I just read a recent article about survey results that indicate that employers fear wage hour suits contesting employee classification as exempt (or not). The report advised that “in recent years, employers have faced an explosion of wage and hour lawsuits, which are often driven by disagreements over how workers are classified.”
This area is good fodder for plaintiff’s lawyers. Usually, if a group (large or small) of workers is held to be exempt by the employer, that overall classification works to show the common policy, practice or plan that plaintiffs need to get conditional certification. In 2012, more than 4000 class actions were filed and settlements totaled $467 million.
The fee shifting aspects of wage hour laws (e.g. FLSA) also creates a great deal of worry (and potential liability) for employer/defendants. The longer the case “drags on,” the bigger the fee petition will be. On an exemption issues, especially if it is the administrative exemption, the grayest of the three, the risks of losing at trial and the concomitant claims for fees (plus actual damages) can be daunting, to say the least.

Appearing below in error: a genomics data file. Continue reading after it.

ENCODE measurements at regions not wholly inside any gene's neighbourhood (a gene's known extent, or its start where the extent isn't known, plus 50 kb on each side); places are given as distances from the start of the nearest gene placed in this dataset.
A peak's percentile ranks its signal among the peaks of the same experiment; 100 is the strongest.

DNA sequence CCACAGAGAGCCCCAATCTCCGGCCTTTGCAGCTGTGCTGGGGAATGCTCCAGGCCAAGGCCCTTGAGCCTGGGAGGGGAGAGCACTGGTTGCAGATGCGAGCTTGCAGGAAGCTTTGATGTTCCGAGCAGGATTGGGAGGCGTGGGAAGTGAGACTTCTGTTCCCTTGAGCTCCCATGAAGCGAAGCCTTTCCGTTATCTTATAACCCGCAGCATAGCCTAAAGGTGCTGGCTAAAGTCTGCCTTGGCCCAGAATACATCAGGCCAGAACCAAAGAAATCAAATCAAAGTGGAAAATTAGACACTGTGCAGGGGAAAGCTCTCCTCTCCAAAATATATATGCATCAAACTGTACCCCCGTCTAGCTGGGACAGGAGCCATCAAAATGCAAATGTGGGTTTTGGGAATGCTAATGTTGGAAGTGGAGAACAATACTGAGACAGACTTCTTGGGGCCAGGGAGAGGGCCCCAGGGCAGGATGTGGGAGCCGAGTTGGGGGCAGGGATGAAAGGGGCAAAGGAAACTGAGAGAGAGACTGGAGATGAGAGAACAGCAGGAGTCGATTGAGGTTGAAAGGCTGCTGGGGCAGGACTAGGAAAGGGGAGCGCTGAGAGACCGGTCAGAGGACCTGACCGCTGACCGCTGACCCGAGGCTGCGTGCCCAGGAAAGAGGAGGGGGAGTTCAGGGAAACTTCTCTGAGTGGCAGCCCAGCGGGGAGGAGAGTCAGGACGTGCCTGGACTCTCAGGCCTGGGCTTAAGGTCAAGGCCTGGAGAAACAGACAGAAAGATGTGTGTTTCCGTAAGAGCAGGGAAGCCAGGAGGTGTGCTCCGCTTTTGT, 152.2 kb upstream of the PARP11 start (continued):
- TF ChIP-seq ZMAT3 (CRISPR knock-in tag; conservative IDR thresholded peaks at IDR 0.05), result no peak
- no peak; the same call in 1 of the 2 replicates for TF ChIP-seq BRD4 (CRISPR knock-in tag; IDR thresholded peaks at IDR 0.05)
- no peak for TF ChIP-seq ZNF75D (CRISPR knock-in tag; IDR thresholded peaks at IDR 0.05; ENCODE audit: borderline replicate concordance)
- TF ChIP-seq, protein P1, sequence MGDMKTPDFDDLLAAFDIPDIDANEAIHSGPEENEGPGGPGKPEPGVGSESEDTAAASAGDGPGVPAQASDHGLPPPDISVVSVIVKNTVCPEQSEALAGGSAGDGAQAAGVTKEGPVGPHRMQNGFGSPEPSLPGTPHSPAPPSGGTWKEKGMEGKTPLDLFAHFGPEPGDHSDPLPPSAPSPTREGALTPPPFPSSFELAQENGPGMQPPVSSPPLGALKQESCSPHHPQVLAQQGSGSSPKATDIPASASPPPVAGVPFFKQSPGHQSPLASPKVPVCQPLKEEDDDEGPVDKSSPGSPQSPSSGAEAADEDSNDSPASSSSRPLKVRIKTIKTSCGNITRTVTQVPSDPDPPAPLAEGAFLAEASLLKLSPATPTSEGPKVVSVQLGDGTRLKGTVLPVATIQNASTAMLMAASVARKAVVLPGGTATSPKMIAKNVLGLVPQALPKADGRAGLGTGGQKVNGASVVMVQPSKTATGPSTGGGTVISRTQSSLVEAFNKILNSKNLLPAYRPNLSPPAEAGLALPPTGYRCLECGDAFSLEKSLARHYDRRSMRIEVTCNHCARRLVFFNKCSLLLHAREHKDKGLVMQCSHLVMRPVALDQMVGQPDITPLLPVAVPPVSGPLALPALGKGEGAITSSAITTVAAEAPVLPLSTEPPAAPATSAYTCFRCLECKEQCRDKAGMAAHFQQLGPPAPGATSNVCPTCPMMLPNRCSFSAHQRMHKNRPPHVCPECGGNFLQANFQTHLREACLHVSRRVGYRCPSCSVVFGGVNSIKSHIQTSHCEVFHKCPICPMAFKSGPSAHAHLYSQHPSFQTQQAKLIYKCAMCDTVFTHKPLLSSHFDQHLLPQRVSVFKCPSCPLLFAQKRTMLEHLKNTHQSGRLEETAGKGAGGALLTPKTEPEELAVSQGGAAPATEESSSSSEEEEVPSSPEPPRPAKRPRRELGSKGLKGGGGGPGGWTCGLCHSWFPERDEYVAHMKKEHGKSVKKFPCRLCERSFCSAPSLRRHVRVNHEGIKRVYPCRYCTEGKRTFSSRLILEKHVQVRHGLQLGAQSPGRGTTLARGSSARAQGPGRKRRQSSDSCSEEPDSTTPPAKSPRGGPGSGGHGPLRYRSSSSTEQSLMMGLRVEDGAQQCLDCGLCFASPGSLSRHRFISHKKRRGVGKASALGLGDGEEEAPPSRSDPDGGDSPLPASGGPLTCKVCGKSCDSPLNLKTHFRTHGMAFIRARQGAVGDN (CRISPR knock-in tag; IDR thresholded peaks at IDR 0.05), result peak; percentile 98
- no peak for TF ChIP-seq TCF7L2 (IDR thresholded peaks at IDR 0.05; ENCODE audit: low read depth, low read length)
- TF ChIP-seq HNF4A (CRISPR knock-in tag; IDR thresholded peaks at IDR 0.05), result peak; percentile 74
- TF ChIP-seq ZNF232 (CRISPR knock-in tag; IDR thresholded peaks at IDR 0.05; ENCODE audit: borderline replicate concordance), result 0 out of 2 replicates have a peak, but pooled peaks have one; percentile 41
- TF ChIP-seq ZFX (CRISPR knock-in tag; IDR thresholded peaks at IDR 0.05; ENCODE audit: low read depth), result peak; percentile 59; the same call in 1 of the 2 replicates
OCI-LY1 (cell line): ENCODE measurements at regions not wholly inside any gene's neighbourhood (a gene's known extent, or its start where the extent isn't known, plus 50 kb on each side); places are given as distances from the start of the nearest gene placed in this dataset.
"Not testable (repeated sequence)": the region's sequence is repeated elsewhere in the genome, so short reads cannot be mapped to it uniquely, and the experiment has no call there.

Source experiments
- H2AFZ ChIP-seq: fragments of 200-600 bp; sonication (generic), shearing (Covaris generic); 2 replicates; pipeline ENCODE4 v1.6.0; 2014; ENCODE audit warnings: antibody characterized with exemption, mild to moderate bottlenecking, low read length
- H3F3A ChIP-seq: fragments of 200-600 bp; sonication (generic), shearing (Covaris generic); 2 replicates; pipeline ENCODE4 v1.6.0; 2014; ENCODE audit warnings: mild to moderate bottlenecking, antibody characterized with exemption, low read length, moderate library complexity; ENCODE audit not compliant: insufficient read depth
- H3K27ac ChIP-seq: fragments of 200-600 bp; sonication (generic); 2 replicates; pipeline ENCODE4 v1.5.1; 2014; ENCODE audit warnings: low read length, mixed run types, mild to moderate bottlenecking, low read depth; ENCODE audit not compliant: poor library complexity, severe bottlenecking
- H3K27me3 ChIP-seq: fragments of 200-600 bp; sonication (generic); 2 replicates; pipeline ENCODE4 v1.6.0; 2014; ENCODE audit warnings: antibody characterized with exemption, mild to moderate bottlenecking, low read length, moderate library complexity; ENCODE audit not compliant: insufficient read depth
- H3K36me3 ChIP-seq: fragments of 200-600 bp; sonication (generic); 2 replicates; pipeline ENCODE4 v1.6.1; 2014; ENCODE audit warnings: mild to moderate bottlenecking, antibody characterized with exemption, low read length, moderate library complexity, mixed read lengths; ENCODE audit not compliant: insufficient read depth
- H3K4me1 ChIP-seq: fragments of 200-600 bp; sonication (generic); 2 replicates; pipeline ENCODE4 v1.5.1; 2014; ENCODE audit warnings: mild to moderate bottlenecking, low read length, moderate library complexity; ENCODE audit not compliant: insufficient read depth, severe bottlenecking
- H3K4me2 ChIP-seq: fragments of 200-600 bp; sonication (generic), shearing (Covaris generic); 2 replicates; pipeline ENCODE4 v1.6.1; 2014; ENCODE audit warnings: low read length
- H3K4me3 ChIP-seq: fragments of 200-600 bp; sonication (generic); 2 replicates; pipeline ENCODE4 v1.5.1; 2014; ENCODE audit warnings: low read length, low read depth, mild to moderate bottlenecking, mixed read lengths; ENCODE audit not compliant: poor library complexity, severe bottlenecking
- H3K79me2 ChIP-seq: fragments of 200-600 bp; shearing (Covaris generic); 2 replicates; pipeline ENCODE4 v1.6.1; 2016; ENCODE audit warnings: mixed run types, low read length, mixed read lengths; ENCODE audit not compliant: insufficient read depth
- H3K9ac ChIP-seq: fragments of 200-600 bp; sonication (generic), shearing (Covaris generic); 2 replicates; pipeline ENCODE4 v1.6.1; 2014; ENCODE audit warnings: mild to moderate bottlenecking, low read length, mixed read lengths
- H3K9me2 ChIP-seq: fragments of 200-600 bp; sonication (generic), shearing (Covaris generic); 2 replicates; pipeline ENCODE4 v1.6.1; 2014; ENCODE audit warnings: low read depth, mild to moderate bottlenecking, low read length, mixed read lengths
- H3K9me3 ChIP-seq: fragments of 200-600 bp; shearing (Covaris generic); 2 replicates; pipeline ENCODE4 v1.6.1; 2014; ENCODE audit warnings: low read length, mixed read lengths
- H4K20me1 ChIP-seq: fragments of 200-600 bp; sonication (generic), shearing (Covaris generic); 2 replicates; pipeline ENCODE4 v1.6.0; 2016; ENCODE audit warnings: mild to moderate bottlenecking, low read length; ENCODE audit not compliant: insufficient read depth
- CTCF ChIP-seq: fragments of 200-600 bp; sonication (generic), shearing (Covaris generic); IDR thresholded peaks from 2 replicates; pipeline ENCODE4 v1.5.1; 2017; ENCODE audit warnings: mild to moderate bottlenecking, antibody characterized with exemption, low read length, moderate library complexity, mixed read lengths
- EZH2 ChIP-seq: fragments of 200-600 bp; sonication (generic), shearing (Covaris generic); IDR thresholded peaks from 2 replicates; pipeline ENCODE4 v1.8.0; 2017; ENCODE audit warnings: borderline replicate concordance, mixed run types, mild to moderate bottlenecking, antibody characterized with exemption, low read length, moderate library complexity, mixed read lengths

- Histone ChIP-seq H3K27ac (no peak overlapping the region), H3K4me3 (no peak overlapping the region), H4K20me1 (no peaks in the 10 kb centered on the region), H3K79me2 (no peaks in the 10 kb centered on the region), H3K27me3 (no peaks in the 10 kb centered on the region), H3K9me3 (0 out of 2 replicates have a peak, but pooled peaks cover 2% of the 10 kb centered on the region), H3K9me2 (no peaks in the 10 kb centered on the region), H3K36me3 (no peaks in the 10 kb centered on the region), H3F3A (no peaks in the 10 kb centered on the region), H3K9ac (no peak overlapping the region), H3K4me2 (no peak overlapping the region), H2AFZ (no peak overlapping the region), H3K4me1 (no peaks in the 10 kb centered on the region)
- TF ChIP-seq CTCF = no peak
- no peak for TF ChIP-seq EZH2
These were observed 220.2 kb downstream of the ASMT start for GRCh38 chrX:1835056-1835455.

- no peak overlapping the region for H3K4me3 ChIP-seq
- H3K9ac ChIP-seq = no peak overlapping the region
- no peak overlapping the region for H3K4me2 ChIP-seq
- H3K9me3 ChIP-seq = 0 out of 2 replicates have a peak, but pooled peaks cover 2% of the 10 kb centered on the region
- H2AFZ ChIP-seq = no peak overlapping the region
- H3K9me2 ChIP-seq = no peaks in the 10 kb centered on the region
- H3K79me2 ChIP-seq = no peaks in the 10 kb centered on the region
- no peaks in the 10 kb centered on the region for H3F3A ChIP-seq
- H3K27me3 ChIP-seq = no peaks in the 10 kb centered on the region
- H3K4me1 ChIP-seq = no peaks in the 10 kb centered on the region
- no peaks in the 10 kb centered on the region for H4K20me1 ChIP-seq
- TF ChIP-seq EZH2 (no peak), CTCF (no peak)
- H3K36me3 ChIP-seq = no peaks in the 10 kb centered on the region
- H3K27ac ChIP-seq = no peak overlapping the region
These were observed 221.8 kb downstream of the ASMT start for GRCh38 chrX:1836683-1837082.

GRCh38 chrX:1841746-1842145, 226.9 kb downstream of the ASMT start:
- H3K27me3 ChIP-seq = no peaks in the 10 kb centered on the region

There are other FLSA “popular” causes of action. There have also been a host of case alleging non-payment for “hours worked.” Travel time cases, automatic lunch deduction cases, pre-shift activity cases and the increasingly infamous “blackberry cases.” These perils are also out there, with the same fee shifting consequences and potential for exposure.
The best defense is to be proactive. Scrutinizing job classifications with an eye towards making true, up-and-down calls on exemption issues and reducing potential back pay liability is paramount. Moreover, work time policies must also be examined, especially with a focus on “off-duty” activities, i.e. preliminary and postliminary activities. Keeping abreast of lawsuits within one’s industry is also key. Once plaintiff attorneys get into an industry (e.g. restaurant industry) there is a seemingly geometric multiplying effect that occurs.